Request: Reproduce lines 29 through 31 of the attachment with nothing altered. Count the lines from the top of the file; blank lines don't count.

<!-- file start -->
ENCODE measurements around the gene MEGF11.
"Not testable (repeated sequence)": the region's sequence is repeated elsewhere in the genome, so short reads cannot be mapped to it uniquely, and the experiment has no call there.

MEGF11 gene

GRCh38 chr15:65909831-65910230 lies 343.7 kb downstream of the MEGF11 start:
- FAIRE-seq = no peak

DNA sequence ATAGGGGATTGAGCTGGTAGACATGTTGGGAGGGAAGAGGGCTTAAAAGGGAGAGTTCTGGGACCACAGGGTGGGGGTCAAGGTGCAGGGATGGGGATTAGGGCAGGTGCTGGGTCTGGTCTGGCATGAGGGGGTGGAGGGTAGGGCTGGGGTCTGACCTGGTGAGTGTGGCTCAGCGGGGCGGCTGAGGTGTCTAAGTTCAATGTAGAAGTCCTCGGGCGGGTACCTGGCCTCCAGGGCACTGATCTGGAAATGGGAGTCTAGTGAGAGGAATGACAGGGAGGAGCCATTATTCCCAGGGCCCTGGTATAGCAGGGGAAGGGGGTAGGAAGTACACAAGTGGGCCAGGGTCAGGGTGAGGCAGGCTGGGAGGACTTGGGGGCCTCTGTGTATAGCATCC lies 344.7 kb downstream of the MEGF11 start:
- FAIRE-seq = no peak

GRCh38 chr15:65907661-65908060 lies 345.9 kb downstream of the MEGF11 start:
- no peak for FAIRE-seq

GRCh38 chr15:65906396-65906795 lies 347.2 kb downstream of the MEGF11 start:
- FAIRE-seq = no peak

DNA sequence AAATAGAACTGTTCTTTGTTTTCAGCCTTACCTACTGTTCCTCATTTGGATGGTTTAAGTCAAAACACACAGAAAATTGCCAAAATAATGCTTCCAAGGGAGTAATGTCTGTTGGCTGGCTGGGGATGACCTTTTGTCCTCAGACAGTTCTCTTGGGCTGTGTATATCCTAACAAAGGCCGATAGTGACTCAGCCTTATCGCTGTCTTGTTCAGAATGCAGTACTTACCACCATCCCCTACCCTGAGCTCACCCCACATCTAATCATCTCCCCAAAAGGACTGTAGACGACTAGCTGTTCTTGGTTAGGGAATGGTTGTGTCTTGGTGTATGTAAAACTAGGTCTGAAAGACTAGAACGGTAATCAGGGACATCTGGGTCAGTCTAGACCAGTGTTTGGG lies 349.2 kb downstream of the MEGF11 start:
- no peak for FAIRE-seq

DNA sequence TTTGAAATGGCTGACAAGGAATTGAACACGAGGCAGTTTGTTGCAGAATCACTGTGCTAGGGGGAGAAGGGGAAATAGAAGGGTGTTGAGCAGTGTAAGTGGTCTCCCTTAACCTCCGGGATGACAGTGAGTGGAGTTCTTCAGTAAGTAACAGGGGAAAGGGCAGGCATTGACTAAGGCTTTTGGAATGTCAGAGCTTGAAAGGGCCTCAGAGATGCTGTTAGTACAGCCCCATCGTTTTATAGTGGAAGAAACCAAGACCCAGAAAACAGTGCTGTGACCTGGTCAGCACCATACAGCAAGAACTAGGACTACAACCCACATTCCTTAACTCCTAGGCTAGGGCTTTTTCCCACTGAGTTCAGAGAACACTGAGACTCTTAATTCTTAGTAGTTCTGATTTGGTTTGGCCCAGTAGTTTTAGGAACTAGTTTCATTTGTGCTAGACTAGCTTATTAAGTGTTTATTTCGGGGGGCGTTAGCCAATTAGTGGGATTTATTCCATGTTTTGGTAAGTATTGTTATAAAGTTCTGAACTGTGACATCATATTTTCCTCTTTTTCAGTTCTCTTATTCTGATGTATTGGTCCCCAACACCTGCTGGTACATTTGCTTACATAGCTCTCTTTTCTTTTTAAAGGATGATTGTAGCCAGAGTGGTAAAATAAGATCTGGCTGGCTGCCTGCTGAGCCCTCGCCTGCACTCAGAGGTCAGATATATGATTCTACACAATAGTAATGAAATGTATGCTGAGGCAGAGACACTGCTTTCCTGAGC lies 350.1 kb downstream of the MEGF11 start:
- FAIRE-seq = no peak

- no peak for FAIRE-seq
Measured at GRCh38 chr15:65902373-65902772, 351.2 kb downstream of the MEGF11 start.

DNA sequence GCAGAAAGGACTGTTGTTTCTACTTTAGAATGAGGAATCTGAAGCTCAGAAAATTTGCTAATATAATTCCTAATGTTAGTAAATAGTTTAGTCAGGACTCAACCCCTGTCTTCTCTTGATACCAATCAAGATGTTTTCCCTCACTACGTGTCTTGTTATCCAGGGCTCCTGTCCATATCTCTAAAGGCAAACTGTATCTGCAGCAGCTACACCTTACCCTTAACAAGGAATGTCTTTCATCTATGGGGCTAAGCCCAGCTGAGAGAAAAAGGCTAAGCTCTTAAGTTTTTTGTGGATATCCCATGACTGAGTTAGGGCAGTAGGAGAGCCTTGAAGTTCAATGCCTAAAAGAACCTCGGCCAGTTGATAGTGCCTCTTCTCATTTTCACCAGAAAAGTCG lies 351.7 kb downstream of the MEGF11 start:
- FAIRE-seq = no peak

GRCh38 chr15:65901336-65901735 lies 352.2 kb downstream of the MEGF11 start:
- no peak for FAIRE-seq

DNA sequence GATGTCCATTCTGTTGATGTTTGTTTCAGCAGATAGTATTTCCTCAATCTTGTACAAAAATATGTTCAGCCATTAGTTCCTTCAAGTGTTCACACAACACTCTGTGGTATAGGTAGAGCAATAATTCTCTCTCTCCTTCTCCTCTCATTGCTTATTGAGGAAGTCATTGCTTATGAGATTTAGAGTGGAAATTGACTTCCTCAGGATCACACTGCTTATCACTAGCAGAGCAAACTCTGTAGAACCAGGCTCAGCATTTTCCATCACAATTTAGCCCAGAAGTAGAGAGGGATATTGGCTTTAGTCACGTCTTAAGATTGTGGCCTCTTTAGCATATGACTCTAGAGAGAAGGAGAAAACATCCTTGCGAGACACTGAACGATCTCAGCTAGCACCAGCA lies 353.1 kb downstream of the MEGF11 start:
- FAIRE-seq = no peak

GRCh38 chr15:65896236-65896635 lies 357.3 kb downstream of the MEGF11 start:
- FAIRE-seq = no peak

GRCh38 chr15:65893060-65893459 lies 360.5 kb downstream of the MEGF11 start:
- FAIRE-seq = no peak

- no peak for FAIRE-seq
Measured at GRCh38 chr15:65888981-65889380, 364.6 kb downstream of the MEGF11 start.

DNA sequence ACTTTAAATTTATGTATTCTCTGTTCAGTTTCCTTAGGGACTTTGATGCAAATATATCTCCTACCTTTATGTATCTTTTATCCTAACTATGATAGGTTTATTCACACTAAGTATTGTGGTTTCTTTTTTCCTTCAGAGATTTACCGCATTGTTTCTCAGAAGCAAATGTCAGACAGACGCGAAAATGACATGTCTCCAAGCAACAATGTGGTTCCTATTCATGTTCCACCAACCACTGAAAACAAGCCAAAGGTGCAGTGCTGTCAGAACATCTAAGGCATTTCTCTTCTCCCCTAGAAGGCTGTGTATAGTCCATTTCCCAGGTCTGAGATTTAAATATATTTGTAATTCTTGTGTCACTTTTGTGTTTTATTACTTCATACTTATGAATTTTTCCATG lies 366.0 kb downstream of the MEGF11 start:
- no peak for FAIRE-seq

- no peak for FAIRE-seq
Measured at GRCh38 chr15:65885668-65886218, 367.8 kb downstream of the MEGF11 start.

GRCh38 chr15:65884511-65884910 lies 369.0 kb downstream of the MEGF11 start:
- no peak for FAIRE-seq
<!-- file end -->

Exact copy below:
Measured at GRCh38 chr15:65888981-65889380, 364.6 kb downstream of the MEGF11 start.

DNA sequence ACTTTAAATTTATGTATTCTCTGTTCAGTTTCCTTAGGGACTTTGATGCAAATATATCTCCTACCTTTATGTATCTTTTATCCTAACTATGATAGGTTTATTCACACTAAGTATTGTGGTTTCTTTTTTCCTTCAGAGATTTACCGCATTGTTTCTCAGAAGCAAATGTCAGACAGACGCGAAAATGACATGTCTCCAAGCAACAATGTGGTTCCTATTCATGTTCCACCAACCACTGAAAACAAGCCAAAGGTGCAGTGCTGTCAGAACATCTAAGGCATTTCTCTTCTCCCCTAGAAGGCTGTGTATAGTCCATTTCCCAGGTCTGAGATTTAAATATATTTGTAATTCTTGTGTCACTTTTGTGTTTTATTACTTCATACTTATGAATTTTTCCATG lies 366.0 kb downstream of the MEGF11 start:
- no peak for FAIRE-seq